Tag Archives: The Free Association

Important Art

★★★

VAULT Festival 2020

Important Art

Important Art

Crypt – The Vaults

Reviewed – 16th February 2020

★★★

 

“has potential both in concept and its players”

 

Important Art is the final show in an extensive line-up at the VAULT Festival 2020 from the improvised comedy syndicate Free Association. Packed with a mock showcase of the very best of high culture, Important Art satirises the inaccessible world of art and its clichés.

The show is split into three parts which have varying degrees of success. The first section is some so-called French-prov, that is, improvised ‘sneak peeks’ from a new French film which is performed by Amanda Stauffer and Clemence Billoud almost entirely in French. Graham Dickson (also the turtleneck-clad host for the evening) and Sophie Broido then take to the stage to perform a supposed snippet of a lost play from the famed American playwright Tennessee Williams. The show closes with Alex Holland and Chris Gau attempting to do some serious improv skits.

Dickson is a great host and both the production’s strongest comedian and actor. In his scenes with Broido, who also does well throughout, Dickson jumps between two very different roles with ease, before returning confidently to his hosting role.

Stauffer and Billoud are clearly both very talented but their French comedy will perhaps be lost on certain audiences. With little to no French, one would struggle to keep up with what’s happening on stage, and several rather blank stares from audience members unfortunately confirm this.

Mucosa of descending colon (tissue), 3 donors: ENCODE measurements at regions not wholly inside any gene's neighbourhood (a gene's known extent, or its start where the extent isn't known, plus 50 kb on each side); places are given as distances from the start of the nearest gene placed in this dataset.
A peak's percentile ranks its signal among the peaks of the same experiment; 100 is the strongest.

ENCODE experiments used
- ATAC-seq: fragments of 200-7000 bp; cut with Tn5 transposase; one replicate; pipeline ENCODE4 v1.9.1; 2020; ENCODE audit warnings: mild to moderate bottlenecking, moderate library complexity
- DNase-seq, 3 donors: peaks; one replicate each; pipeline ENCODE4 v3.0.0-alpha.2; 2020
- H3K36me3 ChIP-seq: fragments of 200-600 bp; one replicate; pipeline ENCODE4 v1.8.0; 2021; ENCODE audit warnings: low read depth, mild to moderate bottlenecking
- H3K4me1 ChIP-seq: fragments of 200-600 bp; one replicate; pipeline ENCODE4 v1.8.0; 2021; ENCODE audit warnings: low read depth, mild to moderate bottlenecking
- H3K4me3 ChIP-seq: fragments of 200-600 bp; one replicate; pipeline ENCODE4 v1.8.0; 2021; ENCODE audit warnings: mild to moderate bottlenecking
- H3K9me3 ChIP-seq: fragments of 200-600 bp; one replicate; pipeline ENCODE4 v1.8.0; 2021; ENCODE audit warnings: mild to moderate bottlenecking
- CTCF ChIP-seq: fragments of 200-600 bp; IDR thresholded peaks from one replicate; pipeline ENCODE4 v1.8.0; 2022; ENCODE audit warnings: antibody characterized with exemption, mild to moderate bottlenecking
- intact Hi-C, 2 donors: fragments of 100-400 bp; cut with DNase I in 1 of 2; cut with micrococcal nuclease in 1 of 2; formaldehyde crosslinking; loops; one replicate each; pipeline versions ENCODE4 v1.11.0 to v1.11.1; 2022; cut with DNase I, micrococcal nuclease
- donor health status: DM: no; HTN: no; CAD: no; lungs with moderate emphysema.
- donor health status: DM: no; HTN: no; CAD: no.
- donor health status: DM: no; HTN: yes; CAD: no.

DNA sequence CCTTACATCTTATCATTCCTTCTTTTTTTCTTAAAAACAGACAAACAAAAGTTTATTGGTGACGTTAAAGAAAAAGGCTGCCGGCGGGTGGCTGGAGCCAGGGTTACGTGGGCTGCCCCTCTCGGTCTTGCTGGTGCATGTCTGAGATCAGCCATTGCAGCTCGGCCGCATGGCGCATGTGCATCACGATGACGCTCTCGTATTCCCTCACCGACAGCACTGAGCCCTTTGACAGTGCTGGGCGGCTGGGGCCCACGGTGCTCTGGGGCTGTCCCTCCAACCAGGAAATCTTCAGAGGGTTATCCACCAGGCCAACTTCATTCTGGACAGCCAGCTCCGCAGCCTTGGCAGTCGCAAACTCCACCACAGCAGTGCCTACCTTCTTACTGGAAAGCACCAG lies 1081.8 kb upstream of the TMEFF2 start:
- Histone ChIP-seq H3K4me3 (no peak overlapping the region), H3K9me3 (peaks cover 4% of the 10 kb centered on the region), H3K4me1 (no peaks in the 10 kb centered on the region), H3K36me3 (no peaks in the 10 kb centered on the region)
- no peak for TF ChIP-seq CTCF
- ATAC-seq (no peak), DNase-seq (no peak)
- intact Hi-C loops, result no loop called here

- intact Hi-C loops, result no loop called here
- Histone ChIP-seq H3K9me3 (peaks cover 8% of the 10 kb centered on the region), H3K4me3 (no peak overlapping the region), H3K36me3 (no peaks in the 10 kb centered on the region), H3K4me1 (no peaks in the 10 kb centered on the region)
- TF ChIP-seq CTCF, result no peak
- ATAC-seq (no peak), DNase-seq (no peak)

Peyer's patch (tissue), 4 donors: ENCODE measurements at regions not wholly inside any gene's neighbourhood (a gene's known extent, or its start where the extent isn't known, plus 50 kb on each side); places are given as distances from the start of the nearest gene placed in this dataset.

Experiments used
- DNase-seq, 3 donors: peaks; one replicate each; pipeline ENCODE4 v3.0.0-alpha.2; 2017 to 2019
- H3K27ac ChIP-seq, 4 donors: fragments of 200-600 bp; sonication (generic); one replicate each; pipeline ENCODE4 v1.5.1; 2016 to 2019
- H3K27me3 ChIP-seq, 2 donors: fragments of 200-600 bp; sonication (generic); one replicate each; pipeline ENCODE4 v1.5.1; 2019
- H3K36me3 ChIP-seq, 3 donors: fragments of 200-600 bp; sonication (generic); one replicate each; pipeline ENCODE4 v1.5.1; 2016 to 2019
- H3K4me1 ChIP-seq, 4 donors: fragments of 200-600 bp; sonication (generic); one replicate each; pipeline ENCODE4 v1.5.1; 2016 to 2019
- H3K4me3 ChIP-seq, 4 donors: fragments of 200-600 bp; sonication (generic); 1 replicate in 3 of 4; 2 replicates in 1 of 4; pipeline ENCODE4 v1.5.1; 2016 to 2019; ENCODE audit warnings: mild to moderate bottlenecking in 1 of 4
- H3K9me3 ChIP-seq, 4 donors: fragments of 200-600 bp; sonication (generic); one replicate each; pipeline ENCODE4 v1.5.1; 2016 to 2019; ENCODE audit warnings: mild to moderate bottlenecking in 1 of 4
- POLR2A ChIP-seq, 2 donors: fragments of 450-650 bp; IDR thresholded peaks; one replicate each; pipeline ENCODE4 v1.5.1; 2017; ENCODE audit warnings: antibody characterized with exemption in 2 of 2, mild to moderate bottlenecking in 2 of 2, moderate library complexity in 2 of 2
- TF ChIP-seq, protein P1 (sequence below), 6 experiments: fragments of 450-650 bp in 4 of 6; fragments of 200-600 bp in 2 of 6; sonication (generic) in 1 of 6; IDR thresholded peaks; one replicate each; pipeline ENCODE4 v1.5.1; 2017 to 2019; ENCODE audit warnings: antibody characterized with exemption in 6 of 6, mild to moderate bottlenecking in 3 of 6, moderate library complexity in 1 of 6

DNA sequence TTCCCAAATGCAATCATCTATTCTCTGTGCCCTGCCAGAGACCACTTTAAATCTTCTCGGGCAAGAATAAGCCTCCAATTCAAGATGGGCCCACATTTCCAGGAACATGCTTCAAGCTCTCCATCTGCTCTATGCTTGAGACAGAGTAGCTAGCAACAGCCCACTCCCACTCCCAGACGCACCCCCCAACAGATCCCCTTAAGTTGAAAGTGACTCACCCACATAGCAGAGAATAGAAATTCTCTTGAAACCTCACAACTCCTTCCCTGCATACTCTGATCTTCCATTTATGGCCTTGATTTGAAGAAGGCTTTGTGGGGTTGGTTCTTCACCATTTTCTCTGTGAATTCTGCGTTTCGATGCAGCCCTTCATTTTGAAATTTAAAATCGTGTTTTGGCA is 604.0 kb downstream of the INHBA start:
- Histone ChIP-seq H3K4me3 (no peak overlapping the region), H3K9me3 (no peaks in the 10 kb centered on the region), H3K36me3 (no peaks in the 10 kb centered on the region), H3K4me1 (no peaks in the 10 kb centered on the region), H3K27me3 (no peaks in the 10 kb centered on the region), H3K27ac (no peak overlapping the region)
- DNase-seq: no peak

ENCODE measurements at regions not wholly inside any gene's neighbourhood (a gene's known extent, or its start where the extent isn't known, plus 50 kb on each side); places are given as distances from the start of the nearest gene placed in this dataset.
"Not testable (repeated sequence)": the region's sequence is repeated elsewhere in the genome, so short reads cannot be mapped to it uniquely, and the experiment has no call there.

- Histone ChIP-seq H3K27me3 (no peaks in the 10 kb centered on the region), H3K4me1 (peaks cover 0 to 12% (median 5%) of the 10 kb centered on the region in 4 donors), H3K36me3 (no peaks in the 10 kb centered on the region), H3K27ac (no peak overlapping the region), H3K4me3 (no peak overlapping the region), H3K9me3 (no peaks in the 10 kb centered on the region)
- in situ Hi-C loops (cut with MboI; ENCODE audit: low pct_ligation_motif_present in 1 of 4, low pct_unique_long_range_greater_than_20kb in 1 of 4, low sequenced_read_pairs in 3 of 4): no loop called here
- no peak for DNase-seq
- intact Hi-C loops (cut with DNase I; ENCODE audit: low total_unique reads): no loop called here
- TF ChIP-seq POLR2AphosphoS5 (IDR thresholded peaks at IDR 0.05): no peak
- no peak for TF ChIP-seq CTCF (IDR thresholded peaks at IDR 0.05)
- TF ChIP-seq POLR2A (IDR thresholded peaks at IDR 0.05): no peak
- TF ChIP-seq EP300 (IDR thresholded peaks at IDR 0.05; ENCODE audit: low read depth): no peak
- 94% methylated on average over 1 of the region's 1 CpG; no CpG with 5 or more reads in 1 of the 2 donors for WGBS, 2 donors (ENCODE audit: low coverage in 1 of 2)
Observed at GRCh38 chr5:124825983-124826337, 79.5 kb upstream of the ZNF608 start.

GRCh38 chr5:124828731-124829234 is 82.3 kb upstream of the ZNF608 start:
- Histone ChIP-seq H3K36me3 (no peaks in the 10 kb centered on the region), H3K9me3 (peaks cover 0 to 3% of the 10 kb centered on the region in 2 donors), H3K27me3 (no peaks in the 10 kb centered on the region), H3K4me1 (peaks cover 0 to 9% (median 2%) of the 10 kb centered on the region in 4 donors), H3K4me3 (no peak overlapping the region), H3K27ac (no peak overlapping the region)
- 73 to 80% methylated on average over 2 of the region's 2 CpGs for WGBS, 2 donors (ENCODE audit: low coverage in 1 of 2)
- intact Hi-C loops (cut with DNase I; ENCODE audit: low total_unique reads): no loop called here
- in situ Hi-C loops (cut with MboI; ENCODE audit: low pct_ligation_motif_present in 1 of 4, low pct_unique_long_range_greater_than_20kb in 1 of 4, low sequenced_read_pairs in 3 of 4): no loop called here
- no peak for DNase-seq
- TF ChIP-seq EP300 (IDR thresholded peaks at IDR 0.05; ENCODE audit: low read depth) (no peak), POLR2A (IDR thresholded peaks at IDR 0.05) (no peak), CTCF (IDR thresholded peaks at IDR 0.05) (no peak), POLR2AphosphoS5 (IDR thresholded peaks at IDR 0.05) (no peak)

Their scenes would have been far more accessible if they had thrown in the odd French phrase or word but spoken in heavily accented English for most of their performance. It is unclear what point they are trying to make with this bit as though conversations about caca suggest that this is unlike a typical pretentious French art film, a pretty high level of understanding is still required to fully enjoy this part of the production.

Dickson and Broido lead the show’s best section, the theme of which is vaguely prompted by two nouns given by the audience. Even those unfamiliar with Williams’ work can understand, appreciate and laugh at the ridiculous tropes of fiction about small town American life. Broido and Dickson also have great chemistry and bounce off each other well.

The final section by Holland and Gau is amusing but their slapstick comedy won’t be for everyone. The duo establish that they are keen to do improv that covers serious topics, but their scenes always descend into physical fighting complete with smashing plates and ripping clothes. The premise is fun but gets old quickly, though the duo does manage to hit a sweet spot in terms of performance length.

The stage is void of any props other than two chairs which are joined by a table for Holland and Gau’s performance, and the music does well to create a feeling of faux sophistication.

Important Art has potential both in concept and its players, but it needs to reassess how it can appeal to and draw in those who may have initially been alienated by the show’s snooty title and borderline elite content.